Juvenon Health Journal volume 1 number 1 july 2002
Caloric Restriction – So What?
The most documented method for increasing lifespan in animals is through caloric restriction (CR). Scientists have known for decades that if they cut out a third of the normal diet (caloric content) fed to rats, worms, yeast and other organisms, the animals live longer. More recent studies with primates are demonstrating effects similar to those found with rodents.Caloric restriction has not been reliably tested in humans, and besides, few among us want to live in a constant state of hunger. What then, is the significance of this research? What promise does it hold for those of us who want to do the right things to live a long, healthy, active life?
Let’s look first at what happens at the cellular level under caloric restriction. The information obtained from intense study at many different labs demonstrates that caloric restriction increases the efficiency of energy production and reduces blood pressure, triglycerides levels, blood glucose levels, and body temperature. The animals on restricted diet also appear to have fewer chronic diseases, and their cellular proteins and DNA show less damage caused by free radicals. Caloric restriction also decreases insulin levels and increases insulin sensitivity, two important indicators of a healthy, non-diabetic physical state.
In an environment of food scarcity, cells appear to go into a self-preservation state involving the production of substances to protect structures vital for cell survival. The net effect is an efficient machine that produces a minimum of toxic substances (free radicals) and is protected from attack by toxic metabolites. The overall effect of caloric restriction is to redirect the cell from non-essential activities and focus it on those most important for maximum health and longevity.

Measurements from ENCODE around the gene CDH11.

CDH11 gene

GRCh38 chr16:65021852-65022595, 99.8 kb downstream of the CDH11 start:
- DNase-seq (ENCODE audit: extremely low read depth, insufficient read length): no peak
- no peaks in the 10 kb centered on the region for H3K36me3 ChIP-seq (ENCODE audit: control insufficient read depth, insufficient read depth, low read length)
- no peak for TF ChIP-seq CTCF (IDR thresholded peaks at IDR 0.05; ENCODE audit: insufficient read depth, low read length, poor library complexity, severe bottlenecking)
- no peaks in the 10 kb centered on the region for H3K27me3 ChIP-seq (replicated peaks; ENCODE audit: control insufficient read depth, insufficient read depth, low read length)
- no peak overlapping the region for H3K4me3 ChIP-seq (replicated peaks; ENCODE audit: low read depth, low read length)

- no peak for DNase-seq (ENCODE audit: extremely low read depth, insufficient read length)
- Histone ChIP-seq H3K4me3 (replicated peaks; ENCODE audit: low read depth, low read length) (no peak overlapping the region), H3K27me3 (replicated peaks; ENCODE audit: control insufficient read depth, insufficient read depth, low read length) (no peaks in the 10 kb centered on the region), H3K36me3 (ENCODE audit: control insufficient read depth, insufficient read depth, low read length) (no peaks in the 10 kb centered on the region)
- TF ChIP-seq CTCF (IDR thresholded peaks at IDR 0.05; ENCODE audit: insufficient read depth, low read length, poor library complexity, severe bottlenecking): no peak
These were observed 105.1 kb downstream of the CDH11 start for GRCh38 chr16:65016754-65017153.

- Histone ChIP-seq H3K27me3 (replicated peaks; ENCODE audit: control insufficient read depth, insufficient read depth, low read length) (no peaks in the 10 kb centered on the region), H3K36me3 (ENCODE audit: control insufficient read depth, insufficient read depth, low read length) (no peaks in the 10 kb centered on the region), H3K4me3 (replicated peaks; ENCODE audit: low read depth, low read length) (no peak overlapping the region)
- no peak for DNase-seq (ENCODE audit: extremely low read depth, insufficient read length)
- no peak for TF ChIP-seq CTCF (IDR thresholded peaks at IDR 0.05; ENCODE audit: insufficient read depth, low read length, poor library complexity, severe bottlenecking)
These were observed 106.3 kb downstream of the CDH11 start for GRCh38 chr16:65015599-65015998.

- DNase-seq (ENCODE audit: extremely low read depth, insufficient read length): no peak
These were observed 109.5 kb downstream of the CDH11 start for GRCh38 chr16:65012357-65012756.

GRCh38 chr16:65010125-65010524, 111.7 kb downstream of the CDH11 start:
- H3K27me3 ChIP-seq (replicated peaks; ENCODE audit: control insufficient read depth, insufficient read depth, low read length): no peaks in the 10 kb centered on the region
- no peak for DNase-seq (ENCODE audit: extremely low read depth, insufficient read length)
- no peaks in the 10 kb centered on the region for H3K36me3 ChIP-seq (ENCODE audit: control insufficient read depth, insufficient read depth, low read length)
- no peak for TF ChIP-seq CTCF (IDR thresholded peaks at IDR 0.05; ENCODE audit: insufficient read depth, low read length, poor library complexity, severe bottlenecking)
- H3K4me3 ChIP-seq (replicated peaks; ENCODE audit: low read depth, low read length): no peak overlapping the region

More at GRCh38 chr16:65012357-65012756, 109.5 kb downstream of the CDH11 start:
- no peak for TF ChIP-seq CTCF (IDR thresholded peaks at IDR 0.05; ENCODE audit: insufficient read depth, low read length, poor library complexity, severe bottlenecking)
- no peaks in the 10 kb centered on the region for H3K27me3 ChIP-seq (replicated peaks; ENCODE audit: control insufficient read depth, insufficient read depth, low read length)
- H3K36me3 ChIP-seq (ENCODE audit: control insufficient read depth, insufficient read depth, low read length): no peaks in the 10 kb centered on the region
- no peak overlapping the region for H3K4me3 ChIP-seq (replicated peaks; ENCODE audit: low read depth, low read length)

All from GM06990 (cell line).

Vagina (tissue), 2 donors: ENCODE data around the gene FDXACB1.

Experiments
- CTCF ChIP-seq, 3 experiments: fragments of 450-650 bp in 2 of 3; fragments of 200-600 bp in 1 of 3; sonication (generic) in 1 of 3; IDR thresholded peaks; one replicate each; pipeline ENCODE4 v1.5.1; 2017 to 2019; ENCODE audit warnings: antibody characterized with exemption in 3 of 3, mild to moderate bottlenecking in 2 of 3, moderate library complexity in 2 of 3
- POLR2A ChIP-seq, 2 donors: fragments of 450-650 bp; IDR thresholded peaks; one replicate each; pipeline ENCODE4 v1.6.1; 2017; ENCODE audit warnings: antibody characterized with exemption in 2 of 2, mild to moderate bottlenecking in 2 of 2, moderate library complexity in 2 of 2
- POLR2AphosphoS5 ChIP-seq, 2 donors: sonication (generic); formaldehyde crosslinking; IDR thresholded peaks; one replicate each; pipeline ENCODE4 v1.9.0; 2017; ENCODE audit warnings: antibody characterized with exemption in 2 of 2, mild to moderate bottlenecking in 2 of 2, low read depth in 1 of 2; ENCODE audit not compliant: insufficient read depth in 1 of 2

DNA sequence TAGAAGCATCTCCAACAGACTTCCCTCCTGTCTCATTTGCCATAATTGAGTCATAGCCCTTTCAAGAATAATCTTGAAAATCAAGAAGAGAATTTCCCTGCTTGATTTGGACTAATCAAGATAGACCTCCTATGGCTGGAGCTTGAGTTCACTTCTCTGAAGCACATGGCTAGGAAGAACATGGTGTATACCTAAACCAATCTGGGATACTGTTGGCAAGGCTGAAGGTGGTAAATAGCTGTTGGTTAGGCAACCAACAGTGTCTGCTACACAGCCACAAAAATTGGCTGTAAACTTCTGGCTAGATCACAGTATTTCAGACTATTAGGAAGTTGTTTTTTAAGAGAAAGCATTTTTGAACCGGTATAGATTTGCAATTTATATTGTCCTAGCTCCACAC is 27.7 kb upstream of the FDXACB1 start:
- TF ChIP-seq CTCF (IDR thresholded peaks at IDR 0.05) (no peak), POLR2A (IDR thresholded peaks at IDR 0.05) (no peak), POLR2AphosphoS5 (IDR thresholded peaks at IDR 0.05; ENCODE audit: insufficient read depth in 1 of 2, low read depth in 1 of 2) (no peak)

These experimental results are promising for humans seeking to reach a maximum age with a high quality of life, in that they suggest the possibility of developing compounds that encourage cells to produce the same effects as caloric restriction but without the strict diet. One such compound has already been developed and tested on aged rats and canines with encouraging results, and others are currently being analyzed.
Welcome to the first issue of the Juvenon Health Journal. This email newsletter will be sent periodically to persons who have initiated email contact with Juvenon. (Opt-out instructions are listed below if you prefer not to receive the Juvenon Health Journal.)
The Juvenon Health Journal has two goals. One is expressed in our tagline, “Science Against the Effects of Aging.” We will present informed, authoritative summaries of emerging issues and serious investigation in the growing field of aging research. We will use everyday language to illuminate science-based facts and isolate the hype that plagues much discussion of the physical and cognitive declines associated with aging.
Our second goal is to provide a forum for subscribers and Juvenon customers to ask questions of Dr. Benjamin V. Treadwell, Ph.D. Dr. Treadwell is a member of Juvenon’s Scientific Advisory Board and served for many years as a faculty member at Harvard Medical School and researcher at Mass General Hospital. Questions for his Ask Ben column should be addressed to AskBen@juvenon.com.
Dr.Treadwell answers your questions about Juvenon™ Cellular Health Supplement
A. A., British Columbia, Canada
Benjamin V. Treadwell, Ph.D., is a former Harvard Medical School associate professor and member of Juvenon’s Scientific Advisory Board.